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Renovators are willing to spend thousands of dollars on handmade backsplash tile and solid wood cabinetry, only to go with a stainless steel range hood that looks mostly like a chimney and partly like a piece for a spaceship in the end. But why compromise on a major eyesore when there is brass? We see your cabinet knobs, pot rails, picture lights, and fancy pull-down faucets and raise you this different—and decidedly more dramatic—way to introduce the fan-favorite metal into your kitchen. Plenty of creative homeowners and interior designers are already ridding their cooking spaces of odors and harmful fumes in style. Ahead, we’re spotlighting three ways to get in on the action. 

The Shiny One

“It’s not crazy expensive, but it’s definitely something to budget around,” Crystal Sinclair told us of the time she fabricated a bespoke range hood for her client, Broadway actor Betsy Wolfe. Given that the designer and Wolfe were going for a super-streamlined look, the priciest part was getting the corners just right. But when you are committing to a highly reflective finish, the extra effort is worth it: The surface glistens from end to end, with no fussy seams distracting you.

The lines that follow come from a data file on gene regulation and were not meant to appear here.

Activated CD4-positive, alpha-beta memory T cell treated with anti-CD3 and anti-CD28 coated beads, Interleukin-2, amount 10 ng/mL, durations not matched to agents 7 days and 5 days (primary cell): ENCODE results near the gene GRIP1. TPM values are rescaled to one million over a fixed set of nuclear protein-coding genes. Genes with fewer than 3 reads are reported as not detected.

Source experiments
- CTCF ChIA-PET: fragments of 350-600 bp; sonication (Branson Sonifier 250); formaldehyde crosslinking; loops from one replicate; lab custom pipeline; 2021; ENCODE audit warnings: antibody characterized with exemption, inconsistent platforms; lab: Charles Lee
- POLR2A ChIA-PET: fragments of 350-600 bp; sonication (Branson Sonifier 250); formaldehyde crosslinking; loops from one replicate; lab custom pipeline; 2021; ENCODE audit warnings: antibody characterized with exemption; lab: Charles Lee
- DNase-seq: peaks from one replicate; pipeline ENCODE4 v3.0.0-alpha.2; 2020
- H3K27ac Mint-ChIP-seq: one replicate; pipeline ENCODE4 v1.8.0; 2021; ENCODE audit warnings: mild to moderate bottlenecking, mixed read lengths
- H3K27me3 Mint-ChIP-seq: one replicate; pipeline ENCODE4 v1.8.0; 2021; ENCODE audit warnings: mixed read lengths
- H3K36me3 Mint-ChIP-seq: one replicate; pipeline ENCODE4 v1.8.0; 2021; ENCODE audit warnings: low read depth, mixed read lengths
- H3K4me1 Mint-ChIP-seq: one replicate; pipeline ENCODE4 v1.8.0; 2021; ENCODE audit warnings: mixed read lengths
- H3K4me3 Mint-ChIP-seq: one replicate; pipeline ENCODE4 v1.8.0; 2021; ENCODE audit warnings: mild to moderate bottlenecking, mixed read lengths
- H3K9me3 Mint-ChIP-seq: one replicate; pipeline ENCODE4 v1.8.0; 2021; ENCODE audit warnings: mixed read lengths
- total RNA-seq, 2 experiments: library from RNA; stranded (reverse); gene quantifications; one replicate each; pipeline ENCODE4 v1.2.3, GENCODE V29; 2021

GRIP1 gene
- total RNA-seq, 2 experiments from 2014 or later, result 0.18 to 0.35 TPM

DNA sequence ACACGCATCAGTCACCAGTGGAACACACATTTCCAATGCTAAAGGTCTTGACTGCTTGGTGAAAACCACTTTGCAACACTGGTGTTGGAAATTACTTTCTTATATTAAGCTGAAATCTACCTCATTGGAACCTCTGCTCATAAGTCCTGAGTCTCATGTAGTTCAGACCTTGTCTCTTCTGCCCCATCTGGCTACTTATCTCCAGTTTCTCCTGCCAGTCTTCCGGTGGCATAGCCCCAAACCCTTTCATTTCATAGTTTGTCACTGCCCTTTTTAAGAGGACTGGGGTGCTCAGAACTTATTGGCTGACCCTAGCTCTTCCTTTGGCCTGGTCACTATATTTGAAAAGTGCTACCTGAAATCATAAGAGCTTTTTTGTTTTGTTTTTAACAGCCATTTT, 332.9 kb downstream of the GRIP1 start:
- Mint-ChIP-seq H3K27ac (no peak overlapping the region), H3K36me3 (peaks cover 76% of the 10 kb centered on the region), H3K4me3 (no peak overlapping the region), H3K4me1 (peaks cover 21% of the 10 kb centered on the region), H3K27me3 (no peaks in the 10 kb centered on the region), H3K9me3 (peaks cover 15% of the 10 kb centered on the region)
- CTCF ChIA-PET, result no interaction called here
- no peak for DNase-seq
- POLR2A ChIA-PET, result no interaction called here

The Sculptural One

Who said your vent had to be boxy? Misfit House designer Monica Stewart lent a sense of softness to this Atlanta kitchen by topping the brass hood (custom-designed by St. Udio Metal Shop) with scalloped edges. 


The Rustic One

Kele Dobrinski and Christina Valencia of Colossus Mfg. worked with a welder to create the inlaid rivets that line the border and the center of this Lake Tahoe home‘s hood. Its purposely patinaed finish fits in nicely with the rest of the rustic space. Thanks to this addition and the rich soapstone countertop, they didn’t even have to touch the existing wood cabinets—it freshened things right up.